At ten months old, with a stolen sip of milk,  the hives take over her face.

In a frantic call to the pediatrician,  "bring her right over" I'm told.

Panic overtakes my belly, as Maeve giggles in the car seat.

"Most likely, we're looking at a milk allergy" the doctor responds after a five minute examination. "I recommend you make an appointment with a pediatric allergist as soon as possible."

Only a month later, I hold Maeve  in my arms as we are ushered to the exam room.

Sitting in my lap, blissfully unaware of what is to occur, she leans her head back onto my chest. Reaching her hand up, she finds my hair, and starts playing.

I take a deep breath as the nurse enters.

"We're going to do a scratch test. We'll test her for the most common allergies: milk, egg, peanuts, tree nuts, and wheat. You'll have to be here for a while, as we wait to see if she has a reaction."

Those big blue eyes meet my own as the tears stream down. She tries to scratch, as I bat her hand away.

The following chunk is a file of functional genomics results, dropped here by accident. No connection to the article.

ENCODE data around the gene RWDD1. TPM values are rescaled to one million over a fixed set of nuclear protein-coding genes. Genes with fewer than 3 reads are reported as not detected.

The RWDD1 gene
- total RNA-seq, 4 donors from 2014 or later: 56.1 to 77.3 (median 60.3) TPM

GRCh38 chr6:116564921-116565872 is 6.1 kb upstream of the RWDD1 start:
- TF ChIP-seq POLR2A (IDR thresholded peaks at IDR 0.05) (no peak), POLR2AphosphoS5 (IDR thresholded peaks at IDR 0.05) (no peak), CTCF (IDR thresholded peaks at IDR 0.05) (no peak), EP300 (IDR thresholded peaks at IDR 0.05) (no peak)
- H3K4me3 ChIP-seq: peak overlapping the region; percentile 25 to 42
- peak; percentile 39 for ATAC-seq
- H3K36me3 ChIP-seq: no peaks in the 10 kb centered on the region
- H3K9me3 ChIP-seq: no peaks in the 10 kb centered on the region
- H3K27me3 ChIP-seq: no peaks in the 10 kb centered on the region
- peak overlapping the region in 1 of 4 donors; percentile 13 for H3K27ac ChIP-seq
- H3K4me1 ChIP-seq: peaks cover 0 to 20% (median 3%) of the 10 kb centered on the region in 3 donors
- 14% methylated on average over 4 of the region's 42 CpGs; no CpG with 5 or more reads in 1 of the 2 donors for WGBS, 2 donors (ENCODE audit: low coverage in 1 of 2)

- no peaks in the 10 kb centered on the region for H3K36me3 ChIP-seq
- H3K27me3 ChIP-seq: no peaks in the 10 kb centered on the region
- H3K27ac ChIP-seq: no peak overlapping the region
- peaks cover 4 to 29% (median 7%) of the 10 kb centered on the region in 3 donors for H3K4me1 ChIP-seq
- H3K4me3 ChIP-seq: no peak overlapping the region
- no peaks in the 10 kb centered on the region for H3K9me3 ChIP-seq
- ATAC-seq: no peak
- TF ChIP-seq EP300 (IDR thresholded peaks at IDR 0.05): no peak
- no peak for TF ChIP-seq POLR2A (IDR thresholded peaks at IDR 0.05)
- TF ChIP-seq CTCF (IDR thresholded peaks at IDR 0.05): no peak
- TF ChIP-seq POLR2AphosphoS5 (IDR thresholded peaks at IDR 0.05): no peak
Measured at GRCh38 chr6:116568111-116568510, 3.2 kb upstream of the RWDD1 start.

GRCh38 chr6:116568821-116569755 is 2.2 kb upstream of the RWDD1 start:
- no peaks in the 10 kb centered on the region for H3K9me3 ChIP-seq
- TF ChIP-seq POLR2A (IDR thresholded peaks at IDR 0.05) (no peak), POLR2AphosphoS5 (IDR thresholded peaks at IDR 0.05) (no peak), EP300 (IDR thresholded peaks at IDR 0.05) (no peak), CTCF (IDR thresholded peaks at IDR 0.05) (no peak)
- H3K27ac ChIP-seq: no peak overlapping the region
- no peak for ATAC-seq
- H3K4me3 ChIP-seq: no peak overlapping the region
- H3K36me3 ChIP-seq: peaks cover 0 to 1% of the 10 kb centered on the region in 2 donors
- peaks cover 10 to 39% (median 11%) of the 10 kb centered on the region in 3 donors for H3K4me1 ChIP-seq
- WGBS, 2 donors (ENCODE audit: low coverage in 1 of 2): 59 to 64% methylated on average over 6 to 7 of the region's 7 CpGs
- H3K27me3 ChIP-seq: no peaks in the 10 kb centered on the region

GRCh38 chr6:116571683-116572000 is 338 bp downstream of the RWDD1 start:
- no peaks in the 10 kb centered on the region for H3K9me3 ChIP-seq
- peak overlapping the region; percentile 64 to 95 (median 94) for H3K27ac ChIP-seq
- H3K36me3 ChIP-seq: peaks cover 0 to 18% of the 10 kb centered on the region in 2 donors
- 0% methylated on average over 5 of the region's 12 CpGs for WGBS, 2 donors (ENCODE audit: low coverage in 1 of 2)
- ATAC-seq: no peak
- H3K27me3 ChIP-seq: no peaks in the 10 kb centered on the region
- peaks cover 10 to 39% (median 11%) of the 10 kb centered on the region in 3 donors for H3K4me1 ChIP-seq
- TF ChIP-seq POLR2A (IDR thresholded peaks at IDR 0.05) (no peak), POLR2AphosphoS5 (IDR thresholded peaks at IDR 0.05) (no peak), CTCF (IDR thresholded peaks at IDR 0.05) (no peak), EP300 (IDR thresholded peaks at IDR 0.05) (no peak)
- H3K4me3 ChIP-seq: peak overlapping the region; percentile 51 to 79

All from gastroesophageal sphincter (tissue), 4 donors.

"You'll be okay" I whisper into her ear, reassuring both of us in that moment.

I see the small bumps have formed in seven of the eight areas, allergic reactions to everything. Only the control group has failed to yield a hive.

The diagnosis hits like a weighted brick square in the chest:

tree nut allergies,
and for good measure
a sensitivity to wheat.

What am I going to feed this kid?

No ice cream?
No grilled cheese?
No french toast?
No peanut butter and jelly?

Life goes on.

Over time, avoidance and substitution become the norm. Easily soy milk finds its place instead of cow's, jelly sandwiches minus peanut butter, Italian ice in place of ice cream. Benedryl and an epi pen always close by, just in case.

It surprises me, nearly a year later, that a blood test reveals the milk allergy may have dissipated. We are given a date to meet at the Children's Hospital of Philadelphia to partake in a milk challenge.